The tracks of time

PUBLISHED : Saturday, 01 December, 2007, 12:00am
UPDATED : Saturday, 01 December, 2007, 12:00am

Today will see the last train journey of the century-old Kowloon-Canton Railway, which merges with the MTR tomorrow. These photographs tracing the history of the railway are from the British Library, the University of Hong Kong and the book A Century of Commitment - The KCRC Story, published by the KCRC.


The United Kingdom's Imperial Railway Administration signs a preliminary agreement in May with the Beijing government to build a railway line from Canton to Kowloon


The British section between Tsim Sha Tsui and the border crossing at Lo Wu opens in October


The colonial government decides to replace steam with diesel locomotives, a fatal explosion with one of the steam engine trains pushing the changeover


Mobilisation of all civil servants and KCRC staff in May to curb a sudden influx of refugees from the mainland in light of Mao Zedong's new 'Great Leap Forward' policy. Trains operate all day to repatriate those captured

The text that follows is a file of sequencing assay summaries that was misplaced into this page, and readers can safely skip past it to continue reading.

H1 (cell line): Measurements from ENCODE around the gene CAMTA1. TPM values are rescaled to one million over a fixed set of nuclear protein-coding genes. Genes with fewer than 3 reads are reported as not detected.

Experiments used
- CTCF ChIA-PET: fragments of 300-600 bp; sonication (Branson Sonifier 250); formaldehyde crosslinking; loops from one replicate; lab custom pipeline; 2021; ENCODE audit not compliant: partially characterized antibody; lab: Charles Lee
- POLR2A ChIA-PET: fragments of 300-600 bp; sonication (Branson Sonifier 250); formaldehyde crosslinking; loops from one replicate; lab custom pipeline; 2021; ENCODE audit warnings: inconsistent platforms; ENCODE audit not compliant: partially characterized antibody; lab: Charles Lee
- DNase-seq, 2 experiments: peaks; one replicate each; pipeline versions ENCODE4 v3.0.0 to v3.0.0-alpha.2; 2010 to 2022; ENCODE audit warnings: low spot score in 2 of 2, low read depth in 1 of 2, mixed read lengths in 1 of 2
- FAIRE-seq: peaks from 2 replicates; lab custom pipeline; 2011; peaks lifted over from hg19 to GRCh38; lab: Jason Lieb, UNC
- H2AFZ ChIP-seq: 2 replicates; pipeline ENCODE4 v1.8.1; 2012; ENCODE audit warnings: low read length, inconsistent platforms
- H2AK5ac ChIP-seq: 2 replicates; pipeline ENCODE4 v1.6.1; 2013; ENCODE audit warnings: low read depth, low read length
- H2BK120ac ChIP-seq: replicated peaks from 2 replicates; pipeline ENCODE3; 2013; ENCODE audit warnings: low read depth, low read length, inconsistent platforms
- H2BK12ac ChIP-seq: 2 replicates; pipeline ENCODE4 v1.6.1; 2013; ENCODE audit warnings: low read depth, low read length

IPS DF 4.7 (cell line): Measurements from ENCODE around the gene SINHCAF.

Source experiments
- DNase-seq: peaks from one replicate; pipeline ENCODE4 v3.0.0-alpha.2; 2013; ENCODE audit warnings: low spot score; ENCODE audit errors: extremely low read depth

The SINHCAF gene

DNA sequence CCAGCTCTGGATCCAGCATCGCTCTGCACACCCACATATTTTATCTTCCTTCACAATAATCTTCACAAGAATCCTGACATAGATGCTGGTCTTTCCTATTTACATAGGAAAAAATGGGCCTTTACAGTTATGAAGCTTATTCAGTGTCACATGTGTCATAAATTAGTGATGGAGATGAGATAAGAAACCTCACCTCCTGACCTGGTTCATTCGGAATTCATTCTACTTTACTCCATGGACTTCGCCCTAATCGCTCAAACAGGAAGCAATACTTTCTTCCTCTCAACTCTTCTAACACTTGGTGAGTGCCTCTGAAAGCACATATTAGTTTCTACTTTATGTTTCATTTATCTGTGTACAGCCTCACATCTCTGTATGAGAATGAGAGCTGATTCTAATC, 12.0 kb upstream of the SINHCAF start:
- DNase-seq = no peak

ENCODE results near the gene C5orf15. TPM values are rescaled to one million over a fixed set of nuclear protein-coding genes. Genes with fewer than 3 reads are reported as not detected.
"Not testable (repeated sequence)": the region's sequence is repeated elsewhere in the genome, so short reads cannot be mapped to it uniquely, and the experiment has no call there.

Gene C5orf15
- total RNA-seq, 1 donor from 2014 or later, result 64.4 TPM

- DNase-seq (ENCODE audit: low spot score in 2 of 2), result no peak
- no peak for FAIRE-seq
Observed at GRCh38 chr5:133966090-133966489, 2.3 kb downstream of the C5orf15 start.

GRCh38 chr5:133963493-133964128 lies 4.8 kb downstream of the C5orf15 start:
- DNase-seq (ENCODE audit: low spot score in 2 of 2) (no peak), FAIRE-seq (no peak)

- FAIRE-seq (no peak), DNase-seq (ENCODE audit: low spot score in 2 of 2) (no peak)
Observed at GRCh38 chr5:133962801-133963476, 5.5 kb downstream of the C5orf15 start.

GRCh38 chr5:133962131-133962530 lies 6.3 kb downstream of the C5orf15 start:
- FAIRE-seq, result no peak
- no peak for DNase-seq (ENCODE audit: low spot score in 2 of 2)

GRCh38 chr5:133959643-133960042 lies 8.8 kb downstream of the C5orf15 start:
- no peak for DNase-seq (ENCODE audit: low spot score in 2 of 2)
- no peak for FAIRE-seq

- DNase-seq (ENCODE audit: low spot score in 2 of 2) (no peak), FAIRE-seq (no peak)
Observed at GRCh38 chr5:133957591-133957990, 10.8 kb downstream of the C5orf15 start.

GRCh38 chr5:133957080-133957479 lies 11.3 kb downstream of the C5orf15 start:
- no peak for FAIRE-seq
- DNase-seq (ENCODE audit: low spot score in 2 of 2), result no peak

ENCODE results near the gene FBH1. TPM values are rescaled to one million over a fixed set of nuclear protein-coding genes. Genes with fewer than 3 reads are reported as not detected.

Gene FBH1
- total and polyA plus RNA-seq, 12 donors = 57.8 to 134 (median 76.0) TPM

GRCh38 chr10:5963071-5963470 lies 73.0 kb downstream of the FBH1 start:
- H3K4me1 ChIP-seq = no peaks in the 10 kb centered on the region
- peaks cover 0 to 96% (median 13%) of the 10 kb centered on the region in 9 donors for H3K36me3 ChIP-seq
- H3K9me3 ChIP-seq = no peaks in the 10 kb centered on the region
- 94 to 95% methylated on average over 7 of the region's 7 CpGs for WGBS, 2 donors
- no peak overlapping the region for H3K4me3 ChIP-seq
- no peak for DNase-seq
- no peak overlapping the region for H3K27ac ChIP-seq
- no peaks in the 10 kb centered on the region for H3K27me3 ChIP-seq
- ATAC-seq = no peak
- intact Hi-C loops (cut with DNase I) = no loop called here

The last steam train ceases operation, marking an end of the steam engine era


The old KCRC Tsim Sha Tsui terminus migrates in November to Hung Hom; the government decides not to keep the old station as a heritage site


The new era of an electrified train system begins in July and the last diesel train passes into history


The unstable new system creates eight serious blunders, each leading to service disruptions of up to four hours


The first phase of the Light Rail Transit system opens in September


The government receives the first profits, amounting to HK$125 million, from KCRC's operation


In February, the Legislative Council approves HK$29 billion in funding for the construction of West Rail


The KCRC comes under fire in February for paying HK$100 million extra to West Rail telecommunications contractor Siemens, which failed to complete work on time


West Rail is plagued by a string of service disruptions caused by signal failures


A train compressor comes loose in December. More cracks are later found in mountings of other compressors. An investigation concluded it was caused by substandard welding by the manufacturers


KCRC acting chief executive Samuel Lai Man-hay and 20 general managers start a coup in March to drive out chairman Michael Tien Puk-sun. Mr Lai resigns eight days later


The KCRC signs a merger agreement with the MTR Corp in April


The two railway services merge on December 2